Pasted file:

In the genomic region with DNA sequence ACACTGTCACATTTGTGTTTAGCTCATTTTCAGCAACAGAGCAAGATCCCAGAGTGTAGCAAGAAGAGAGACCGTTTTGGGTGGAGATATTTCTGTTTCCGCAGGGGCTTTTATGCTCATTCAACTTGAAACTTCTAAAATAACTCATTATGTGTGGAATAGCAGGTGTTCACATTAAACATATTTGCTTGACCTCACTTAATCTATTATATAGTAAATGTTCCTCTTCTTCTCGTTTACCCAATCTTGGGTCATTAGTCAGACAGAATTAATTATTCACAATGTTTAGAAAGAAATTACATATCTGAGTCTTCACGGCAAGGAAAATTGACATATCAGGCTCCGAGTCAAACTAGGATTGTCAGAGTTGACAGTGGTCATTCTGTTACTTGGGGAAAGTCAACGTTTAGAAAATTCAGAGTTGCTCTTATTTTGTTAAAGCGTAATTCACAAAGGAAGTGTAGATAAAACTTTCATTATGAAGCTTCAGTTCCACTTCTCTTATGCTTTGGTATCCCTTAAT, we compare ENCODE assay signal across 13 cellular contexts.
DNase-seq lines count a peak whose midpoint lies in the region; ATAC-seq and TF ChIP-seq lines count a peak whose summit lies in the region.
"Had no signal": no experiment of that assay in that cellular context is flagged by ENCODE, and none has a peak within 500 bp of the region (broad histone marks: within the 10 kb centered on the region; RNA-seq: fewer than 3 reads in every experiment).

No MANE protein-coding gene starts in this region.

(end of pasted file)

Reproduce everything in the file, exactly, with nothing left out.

In the genomic region with DNA sequence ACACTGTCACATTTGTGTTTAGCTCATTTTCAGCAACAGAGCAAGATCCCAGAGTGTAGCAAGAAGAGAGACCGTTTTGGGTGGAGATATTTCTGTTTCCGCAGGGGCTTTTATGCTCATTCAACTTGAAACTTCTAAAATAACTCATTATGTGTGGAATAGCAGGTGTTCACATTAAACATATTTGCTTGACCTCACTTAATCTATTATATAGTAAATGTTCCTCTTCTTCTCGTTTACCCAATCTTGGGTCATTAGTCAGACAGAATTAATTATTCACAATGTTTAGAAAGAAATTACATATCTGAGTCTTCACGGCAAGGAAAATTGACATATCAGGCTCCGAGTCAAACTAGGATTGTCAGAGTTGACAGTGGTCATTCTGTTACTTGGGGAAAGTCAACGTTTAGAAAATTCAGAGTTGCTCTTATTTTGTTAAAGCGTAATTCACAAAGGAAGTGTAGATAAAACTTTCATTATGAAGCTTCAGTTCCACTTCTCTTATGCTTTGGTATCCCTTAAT, we compare ENCODE assay signal across 13 cellular contexts.
DNase-seq lines count a peak whose midpoint lies in the region; ATAC-seq and TF ChIP-seq lines count a peak whose summit lies in the region.
"Had no signal": no experiment of that assay in that cellular context is flagged by ENCODE, and none has a peak within 500 bp of the region (broad histone marks: within the 10 kb centered on the region; RNA-seq: fewer than 3 reads in every experiment).

No MANE protein-coding gene starts in this region.